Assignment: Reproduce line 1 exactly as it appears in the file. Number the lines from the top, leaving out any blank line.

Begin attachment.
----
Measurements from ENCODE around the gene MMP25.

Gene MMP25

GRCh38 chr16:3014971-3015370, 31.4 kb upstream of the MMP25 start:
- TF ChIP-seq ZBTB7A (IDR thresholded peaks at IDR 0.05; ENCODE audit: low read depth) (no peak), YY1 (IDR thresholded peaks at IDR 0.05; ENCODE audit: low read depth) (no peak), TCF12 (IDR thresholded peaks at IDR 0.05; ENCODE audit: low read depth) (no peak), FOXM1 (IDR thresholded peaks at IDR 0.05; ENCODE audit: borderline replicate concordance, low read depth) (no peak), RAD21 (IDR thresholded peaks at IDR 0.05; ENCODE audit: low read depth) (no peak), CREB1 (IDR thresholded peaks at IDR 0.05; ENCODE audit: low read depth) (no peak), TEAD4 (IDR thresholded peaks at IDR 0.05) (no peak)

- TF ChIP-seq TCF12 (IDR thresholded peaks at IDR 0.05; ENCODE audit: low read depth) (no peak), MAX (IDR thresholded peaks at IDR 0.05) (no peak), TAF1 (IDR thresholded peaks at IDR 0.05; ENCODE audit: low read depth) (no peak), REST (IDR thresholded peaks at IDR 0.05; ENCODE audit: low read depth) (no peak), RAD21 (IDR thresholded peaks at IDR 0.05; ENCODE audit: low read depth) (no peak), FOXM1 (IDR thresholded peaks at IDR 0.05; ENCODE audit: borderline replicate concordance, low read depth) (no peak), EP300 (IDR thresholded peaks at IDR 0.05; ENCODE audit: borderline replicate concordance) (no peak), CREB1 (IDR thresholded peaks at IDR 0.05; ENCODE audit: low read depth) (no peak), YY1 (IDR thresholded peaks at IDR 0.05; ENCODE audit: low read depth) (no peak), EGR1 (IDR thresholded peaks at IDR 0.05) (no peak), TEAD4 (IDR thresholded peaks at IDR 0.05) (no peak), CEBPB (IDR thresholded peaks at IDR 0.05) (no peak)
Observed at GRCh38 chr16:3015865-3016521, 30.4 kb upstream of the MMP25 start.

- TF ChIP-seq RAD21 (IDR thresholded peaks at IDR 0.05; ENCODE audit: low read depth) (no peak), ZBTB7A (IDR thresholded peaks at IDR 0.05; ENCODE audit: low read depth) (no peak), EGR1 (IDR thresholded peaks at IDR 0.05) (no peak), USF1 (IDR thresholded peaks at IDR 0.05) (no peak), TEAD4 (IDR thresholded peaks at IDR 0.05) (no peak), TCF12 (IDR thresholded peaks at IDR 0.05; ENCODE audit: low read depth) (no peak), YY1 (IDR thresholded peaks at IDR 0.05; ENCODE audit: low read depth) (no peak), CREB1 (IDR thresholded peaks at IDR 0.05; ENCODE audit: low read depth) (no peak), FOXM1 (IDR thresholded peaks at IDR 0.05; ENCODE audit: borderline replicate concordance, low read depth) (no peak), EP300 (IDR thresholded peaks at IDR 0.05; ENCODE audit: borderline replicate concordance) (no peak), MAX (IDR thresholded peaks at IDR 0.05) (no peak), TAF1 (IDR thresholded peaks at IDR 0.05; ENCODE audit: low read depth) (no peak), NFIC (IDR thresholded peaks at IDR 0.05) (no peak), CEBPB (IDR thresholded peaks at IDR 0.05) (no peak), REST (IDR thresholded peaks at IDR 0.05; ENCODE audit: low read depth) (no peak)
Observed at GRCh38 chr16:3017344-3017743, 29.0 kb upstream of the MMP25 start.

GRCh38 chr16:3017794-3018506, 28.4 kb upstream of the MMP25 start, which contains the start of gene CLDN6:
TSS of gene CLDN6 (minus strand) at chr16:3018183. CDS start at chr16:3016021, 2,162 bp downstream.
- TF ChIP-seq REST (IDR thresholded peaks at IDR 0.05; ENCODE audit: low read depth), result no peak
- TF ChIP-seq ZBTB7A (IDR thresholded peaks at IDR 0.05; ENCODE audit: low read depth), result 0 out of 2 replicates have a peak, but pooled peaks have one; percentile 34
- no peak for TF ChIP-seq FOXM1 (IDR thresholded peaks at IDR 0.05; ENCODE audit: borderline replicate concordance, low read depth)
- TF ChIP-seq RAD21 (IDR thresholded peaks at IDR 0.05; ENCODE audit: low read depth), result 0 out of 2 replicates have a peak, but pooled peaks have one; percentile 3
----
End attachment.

Measurements from ENCODE around the gene MMP25.